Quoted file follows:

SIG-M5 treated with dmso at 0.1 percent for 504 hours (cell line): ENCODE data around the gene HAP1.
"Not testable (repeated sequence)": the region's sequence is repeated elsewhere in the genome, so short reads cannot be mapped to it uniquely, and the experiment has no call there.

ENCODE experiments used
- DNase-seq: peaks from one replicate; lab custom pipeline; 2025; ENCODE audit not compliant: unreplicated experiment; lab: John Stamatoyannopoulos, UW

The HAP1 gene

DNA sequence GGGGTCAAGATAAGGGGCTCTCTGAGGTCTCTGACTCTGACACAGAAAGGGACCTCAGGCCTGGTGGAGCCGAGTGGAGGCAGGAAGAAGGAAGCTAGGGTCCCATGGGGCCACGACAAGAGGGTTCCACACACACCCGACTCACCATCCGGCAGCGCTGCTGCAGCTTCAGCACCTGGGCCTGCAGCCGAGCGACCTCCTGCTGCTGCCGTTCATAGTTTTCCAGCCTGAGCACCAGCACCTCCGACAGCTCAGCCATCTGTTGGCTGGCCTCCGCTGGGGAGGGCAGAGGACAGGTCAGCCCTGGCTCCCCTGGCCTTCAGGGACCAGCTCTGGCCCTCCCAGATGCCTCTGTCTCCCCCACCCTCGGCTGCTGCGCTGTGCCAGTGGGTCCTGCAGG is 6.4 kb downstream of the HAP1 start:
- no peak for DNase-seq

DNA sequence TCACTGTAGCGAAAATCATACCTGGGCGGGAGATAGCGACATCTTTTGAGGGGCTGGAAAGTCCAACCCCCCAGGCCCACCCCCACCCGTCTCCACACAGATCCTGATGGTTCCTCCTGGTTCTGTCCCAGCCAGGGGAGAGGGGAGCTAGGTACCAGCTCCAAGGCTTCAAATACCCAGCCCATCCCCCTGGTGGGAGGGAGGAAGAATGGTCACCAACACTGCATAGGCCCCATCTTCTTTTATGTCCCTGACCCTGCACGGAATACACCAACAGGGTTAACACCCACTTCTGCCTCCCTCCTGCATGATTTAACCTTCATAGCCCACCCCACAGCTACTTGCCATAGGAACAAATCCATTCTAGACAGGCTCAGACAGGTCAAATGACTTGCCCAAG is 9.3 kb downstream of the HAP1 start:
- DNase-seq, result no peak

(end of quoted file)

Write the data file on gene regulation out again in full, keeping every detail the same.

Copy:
SIG-M5 treated with dmso at 0.1 percent for 504 hours (cell line): ENCODE data around the gene HAP1.
"Not testable (repeated sequence)": the region's sequence is repeated elsewhere in the genome, so short reads cannot be mapped to it uniquely, and the experiment has no call there.

ENCODE experiments used
- DNase-seq: peaks from one replicate; lab custom pipeline; 2025; ENCODE audit not compliant: unreplicated experiment; lab: John Stamatoyannopoulos, UW

The HAP1 gene

DNA sequence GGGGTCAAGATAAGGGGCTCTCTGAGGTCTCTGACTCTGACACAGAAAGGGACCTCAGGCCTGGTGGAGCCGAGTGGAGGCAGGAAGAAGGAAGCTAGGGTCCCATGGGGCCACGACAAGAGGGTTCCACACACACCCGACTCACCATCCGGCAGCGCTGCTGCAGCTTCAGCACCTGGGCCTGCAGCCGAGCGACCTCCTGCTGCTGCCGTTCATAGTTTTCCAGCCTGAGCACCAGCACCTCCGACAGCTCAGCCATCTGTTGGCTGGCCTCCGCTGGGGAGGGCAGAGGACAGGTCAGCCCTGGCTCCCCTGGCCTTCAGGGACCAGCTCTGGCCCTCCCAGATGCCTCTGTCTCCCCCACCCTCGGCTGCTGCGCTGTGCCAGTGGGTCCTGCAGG is 6.4 kb downstream of the HAP1 start:
- no peak for DNase-seq

DNA sequence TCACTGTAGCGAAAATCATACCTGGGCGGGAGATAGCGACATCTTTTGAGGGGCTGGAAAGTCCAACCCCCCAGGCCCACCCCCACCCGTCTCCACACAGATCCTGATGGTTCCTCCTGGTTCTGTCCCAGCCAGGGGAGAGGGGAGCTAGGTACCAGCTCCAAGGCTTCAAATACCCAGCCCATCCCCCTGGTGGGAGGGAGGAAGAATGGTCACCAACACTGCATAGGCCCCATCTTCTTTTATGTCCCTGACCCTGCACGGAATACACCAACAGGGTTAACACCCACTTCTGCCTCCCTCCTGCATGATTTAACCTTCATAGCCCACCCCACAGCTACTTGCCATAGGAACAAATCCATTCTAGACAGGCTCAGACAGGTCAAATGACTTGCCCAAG is 9.3 kb downstream of the HAP1 start:
- DNase-seq, result no peak